Lidocaine lubricants for intubation-related complications: more details, more significance?

To the Editor,

We read with great interest the recent systematic review and meta-analysis (SR-MA) from Liao et al.1 in the Journal. Their report explored the potential effects of lidocaine-based lubricants to prevent postoperative sore throat (POST). Contrary to some previous reports on the topic,2 the results of their study suggested that endotracheal lidocaine lubricants have no prophylactic effect on POST. Herein, we would like to raise the following comments that might explain, in part, this difference.

First, the diagnostic criteria used for POST in the various studies included by Liao et al.1 is not clearly described and the reported incidence of POST is widely variable, ranging from 17.5 to 77% one hour after surgery and from 7.2 to 100% 24 hr after surgery. This high variation in the POST rate might be ascribed to differences in the individual study design or abilities of the anesthesiologists in each study, but could also be attributed to differences in diagnostic criteria for POST applied in each study. Although a four-point verbal numerical rating scale has been described for POST symptoms,3 one study used a modified four-point scale, while other studies included in the SR-MA used other criteria, including asking the patients if they had a hoarse voice or a cough. Even in those studies that used the classical four-point score, the differences between mild, moderate, and severe sore throat might have been inconsistently assessed by the different investigators involved,4 thus making interpretation of the available data difficult.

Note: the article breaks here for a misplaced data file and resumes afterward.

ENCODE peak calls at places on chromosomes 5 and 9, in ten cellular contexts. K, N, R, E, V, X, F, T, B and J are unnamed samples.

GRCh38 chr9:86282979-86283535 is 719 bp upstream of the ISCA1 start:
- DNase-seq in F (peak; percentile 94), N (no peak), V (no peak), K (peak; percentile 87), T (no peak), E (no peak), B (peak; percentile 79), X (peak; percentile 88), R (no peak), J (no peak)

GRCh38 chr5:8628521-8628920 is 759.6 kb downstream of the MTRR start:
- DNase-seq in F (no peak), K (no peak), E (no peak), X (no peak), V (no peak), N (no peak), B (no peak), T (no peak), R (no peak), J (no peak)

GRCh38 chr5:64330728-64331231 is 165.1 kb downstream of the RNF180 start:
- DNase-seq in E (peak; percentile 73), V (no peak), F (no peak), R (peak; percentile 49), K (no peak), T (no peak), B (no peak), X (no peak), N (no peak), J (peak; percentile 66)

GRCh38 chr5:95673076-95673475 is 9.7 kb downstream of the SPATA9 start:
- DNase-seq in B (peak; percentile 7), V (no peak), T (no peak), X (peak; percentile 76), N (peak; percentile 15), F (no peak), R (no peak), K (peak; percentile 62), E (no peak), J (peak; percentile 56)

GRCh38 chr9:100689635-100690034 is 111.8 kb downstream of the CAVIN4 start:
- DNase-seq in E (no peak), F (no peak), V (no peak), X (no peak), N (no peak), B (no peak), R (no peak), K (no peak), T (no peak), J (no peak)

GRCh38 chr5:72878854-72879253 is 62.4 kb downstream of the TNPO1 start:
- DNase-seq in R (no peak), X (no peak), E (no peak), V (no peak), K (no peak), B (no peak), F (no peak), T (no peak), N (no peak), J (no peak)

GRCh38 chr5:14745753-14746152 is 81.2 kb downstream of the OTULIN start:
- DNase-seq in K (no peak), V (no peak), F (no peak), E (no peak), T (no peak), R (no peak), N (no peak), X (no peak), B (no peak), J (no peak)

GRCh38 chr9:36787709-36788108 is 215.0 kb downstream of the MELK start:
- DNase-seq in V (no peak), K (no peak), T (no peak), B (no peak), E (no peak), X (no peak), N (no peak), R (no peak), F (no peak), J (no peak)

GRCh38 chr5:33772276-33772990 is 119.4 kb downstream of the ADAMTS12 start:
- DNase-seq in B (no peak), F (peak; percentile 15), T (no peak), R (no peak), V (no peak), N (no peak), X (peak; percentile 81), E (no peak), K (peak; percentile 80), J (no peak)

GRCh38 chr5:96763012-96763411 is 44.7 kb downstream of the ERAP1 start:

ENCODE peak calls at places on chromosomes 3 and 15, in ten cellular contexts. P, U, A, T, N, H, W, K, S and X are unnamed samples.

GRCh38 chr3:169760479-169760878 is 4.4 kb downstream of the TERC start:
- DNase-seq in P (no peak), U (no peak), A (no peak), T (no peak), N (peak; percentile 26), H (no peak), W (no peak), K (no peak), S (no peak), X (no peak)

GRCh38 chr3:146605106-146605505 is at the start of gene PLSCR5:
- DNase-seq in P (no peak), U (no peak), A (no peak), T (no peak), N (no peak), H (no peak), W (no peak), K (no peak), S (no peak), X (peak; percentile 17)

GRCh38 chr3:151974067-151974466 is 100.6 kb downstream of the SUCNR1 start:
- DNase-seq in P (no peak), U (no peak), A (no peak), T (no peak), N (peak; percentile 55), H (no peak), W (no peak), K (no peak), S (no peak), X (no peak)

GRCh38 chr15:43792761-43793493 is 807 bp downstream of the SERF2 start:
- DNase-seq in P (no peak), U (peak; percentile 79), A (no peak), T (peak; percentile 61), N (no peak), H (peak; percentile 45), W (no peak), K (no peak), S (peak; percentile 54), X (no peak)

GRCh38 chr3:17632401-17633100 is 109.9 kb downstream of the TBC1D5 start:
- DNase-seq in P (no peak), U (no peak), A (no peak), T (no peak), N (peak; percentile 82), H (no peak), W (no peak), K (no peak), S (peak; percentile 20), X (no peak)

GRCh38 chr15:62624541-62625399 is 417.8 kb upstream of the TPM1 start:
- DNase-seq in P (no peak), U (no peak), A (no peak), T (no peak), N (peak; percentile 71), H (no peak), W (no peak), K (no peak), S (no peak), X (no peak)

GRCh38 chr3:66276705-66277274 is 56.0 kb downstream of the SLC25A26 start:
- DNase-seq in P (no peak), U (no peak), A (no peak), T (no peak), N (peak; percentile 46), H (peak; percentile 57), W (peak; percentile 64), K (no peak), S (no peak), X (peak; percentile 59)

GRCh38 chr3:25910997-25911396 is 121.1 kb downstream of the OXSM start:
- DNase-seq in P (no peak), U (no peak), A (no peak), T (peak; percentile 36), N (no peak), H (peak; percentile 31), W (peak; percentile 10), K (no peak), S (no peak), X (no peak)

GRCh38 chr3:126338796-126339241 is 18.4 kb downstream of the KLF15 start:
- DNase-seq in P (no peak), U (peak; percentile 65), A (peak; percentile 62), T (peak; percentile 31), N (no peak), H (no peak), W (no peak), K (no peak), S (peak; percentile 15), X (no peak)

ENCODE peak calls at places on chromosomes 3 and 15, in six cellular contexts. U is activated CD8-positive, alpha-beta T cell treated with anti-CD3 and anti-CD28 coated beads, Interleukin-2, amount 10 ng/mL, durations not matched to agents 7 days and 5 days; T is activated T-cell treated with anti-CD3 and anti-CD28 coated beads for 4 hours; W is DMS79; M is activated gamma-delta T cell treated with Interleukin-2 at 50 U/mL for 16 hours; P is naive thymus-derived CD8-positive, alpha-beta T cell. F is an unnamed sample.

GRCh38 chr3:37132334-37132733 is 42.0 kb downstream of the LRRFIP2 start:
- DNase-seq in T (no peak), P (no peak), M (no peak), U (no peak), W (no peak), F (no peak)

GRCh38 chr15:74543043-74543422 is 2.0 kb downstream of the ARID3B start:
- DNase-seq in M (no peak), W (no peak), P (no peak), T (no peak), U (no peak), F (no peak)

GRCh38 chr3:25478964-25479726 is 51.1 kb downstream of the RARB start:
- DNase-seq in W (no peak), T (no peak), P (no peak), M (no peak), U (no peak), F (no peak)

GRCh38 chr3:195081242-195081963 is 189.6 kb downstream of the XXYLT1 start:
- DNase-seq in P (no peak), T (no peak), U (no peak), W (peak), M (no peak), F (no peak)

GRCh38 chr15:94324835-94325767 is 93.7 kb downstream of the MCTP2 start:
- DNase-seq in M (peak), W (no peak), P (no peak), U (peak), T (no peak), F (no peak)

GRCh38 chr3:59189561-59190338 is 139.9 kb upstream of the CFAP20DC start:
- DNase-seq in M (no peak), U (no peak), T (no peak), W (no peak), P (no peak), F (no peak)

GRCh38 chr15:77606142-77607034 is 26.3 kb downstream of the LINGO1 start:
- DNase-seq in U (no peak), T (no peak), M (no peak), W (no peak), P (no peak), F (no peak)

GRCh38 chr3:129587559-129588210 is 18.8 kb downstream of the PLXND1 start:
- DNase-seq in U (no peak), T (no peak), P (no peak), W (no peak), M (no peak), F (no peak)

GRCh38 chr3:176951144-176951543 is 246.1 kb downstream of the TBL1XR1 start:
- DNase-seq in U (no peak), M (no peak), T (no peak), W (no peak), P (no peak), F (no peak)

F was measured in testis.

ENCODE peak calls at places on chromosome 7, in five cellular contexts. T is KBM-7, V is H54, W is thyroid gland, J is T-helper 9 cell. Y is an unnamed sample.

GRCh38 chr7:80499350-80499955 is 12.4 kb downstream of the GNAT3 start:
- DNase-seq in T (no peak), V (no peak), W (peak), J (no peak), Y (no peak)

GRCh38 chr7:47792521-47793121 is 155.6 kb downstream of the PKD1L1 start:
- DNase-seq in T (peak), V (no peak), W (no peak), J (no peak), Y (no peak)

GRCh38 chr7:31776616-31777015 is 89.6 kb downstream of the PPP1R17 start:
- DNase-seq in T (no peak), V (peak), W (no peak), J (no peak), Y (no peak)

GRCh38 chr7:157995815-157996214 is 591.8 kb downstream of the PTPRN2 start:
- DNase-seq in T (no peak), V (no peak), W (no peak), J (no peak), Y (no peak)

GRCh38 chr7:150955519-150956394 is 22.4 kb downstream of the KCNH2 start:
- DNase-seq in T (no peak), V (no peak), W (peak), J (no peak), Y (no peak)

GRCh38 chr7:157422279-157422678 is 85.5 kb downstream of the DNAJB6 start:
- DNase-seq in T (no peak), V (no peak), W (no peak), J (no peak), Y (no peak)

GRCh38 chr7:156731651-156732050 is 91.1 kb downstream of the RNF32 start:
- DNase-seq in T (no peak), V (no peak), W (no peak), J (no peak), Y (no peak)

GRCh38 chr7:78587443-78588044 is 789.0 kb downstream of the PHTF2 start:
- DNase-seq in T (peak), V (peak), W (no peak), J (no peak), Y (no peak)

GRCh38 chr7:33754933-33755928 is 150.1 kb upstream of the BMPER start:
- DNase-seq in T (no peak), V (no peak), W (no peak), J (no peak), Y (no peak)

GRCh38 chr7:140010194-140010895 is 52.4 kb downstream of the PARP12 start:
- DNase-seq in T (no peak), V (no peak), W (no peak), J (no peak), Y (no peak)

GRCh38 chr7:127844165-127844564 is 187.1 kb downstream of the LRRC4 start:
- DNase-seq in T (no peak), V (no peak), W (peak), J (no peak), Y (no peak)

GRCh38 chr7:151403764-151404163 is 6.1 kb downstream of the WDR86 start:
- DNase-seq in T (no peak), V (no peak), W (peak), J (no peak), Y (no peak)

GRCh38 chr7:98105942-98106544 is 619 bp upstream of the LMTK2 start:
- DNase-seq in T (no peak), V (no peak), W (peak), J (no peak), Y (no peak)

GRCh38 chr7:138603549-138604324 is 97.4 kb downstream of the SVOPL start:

Second, the inclusion and exclusion criteria in the SR-MA indicates that differences in patients’ age, race, and perioperative analgesic medication used were included; however, the incidence of postoperative respiratory symptoms may differ by patient populations.4,5 Thus, selection bias may have lowered the methodologic quality of the SR-MA.

Third, as the dates of inclusion (1988 to 2017) in the SR-MA are wide, progress in the anesthetic techniques and equipment used as well as differences in analgesic therapies over this time frame might have influenced (i.e., lowered) the overall incidence of POST. Indeed, it is only when the sample size of the individual randomized-controlled trials (RCTs) is rigorously calculated (and sufficiently large), that the possible differences in POST rates between the intervention and control groups might be detected. Nevertheless, the study population in most of the trials included in the SR-MA are relatively small.

In summary, although the study by Liao et al.1 is a useful report focusing on the prophylactic effect of lidocaine lubricants against POST, it is somewhat limited by the methodological issues mentioned above. Future work on POST should ensure the use of uniform criteria for POST assessment in high-quality adequately powered RCTs.

References

  1. 1.

    Liao AH, Yeoh SR, Lin YC, Lam F, Chen TL, Chen CY. Lidocaine lubricants for intubation-related complications: a systematic review and meta-analysis. Can J Anesth 2019; 66: 1221-39.

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Editorial responsibility

This submission was handled by Dr. Hilary P. Grocott, Editor-in-Chief, Canadian Journal of Anesthesia.

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Correspondence to Lin Chen BM.

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This letter is accompanied by a reply. Please see Can J Anesth 2020; 67: this issue.

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Chen, L., Xu, S. Lidocaine lubricants for intubation-related complications: more details, more significance?. Can J Anesth/J Can Anesth 67, 392–393 (2020). https://doi.org/10.1007/s12630-019-01518-1

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